579 | To John Pownall


    Boston Jan. 16 1768

    Dear Sr

    Together with the Duplicates of my former Letters1 & inclosures I send you a 5th Farmer’s Letter, which seems not to be wrote by the same Hand as the others, but certainly comes from the same Junto.2 The Printers of the Faction here own that they have had them in Manuscript; which they have made plain by printing some of them before they arrived here from other Presses, they also own they know the Author; and it is allmost admitted by them that they originate at N York. I in my own Mind have fixed upon the Man, being one of Rank & Ability: but the Circumstance from whence I derive this Notion is so minute accidental & confidential that it will not Justify the using the a Name: however it serves to confirm the Opinion that they originated at N York.

    On the back of the 5th Letter you will see a Speech of L_ C_m.3 This was reprinted at N York under the Name of L_ C_n:4 and it was read in our House last Thursday5 as a Speech made very lately. It is said to have given a final Turn to the Resolution of sending a Remonstrance against the Acts,6 which has past the House and will probably be sent by the same Ship which carrys this. I have not been able to get a sight of it; but I have heard of some very bold Passages in it. All the Arguments used upon this Occasion are derived from the Reasoning against the Right of taxing the Colonies in Parliament and the Distinctions used between external and internal Taxes. This is carried to such a Length by the Popular Writers here, that they have declared that every Appropriation of Port Duties to the Purposes of a revenue make it an internal Tax and as such, an Infringment of ^their^ Rights. So here is an End of Port Duties, at least such thereof as raise Money.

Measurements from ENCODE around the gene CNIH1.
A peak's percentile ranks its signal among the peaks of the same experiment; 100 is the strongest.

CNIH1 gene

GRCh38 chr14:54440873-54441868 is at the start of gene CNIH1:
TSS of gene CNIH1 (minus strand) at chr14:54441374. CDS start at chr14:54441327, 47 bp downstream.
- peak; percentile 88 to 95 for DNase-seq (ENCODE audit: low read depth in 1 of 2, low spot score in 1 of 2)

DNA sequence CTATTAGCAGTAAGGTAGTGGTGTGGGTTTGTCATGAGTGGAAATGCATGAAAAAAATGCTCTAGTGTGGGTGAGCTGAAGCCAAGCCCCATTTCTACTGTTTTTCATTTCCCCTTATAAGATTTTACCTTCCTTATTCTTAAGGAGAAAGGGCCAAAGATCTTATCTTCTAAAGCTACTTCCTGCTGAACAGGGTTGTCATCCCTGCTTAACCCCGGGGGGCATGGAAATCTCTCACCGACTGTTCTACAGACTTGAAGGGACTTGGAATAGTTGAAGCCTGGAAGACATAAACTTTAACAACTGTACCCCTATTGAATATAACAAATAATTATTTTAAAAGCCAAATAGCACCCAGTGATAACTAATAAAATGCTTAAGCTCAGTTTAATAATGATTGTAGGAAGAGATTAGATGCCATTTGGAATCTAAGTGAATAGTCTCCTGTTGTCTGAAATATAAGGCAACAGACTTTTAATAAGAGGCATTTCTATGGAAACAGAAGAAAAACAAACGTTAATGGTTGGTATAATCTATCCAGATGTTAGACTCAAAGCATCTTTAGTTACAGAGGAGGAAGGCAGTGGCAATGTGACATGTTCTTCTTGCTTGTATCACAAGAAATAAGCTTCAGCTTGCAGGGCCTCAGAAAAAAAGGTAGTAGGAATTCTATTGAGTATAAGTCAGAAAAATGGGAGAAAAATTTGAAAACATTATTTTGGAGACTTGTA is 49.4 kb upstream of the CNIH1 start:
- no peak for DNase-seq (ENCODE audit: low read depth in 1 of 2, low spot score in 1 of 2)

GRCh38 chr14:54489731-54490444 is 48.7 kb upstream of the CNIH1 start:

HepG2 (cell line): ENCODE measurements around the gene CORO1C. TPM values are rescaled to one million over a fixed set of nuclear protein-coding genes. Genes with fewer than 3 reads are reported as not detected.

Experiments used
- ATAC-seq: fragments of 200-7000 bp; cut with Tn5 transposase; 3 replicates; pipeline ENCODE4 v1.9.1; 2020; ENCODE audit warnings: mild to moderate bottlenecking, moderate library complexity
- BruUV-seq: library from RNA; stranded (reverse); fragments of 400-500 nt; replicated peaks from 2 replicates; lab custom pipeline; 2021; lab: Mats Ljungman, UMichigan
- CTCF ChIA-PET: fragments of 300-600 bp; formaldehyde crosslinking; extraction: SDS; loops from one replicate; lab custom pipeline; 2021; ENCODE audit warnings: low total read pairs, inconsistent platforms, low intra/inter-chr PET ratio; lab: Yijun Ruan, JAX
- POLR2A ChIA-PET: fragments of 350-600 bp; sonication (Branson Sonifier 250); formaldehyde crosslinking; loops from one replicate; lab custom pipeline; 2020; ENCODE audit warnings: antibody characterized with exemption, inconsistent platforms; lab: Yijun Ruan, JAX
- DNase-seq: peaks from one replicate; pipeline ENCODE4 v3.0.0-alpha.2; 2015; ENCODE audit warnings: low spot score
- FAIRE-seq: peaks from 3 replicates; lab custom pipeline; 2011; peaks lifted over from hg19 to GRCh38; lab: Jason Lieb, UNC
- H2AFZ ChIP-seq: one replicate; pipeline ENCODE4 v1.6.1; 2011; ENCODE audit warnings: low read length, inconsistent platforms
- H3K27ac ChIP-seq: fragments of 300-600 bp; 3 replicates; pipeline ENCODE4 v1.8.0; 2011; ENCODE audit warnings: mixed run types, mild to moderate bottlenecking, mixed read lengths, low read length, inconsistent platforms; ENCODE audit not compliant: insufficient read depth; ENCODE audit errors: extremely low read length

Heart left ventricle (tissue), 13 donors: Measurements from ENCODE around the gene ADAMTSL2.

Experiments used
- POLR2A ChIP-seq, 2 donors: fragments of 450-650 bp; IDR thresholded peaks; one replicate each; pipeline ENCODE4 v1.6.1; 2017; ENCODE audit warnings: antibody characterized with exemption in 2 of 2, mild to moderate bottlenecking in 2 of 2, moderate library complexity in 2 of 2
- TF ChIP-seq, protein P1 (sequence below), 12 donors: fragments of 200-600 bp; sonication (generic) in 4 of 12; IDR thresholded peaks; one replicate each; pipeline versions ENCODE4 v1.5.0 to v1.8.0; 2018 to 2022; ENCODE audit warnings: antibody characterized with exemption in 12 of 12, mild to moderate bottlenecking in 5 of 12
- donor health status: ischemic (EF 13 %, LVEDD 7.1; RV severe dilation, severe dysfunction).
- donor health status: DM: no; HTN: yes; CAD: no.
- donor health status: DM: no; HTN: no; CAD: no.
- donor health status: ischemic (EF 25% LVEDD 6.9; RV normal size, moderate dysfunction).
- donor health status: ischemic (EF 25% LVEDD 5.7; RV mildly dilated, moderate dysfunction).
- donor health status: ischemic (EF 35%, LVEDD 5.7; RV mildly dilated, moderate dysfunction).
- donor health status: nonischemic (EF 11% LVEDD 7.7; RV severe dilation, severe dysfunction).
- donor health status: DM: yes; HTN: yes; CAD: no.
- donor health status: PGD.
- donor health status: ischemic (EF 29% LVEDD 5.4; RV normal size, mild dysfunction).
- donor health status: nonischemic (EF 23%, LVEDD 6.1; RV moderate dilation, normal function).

I told the Speaker7 a few Days ago before the Session that if they were determined to remonstrate, they should do it in such a Manner, as the high Terms with which they treat the Matter might not be made publick, for that the Parliament was at present by no means disposed to bear patiently any further Arraignments of their Authority.8 I am told this Business is conducted so that Mr Deberdt will be at Liberty to strike out the Offensive Parts,9 if he intends to make use of the Substance in Parliament. These People declare against an American Representation, and yet conduct their Business as if their sole Purpose was to inforce it. I told the Speaker that they would drive the Ministry into this Measure, whether they liked it or not: and the Leaders must design so to do; otherwise they would not be continually enlarging their Pretensions, and giving for reason their not being represented; they would not exult in L_ C_n’s Speech, the whole Argument of which concludes for the Necessity of such a Representation. For my own Part I have long been convinced of the Expediency of such a Measure: but it now appears to be the only Thing left to reconcile the two Countries upon Principles admissible by both

    I am &c

    J Pownall Esq:

    L, LbC     BP, 6: 62-65.

    In handwriting of Thomas Bernard. Enclosures (not found): “Duplicates” of Nos. 577 and 578 and copies of their enclosures; FB’s speech to the Council and the House of Representatives, 30 Dec. 1767 (for which see JHRM, 44: 88). FB stated that he enclosed a copy of the fifth essay in “Letters from a Farmer in Pennsylvania.” His comments on New York in the first paragraph of this letter to Pownall might indicate that he was referring to a reprint in one of the New York newspapers (for which see note 2 below). However, for reasons given in note 3 it is possible he enclosed the first imprint in the Pennsylvania Chronicle, 21-28 Dec. 1767. FB later dispatched pamphlet copies of the Farmer’s “Letters” which he described as a “Bill of Rights” for the American Colonies on account of its central argument attacking the Townshend duties: that any parliamentary tax imposed on the colonists, regardless of kind, was unconstitutional.10 No direct reply from Pownall has been found.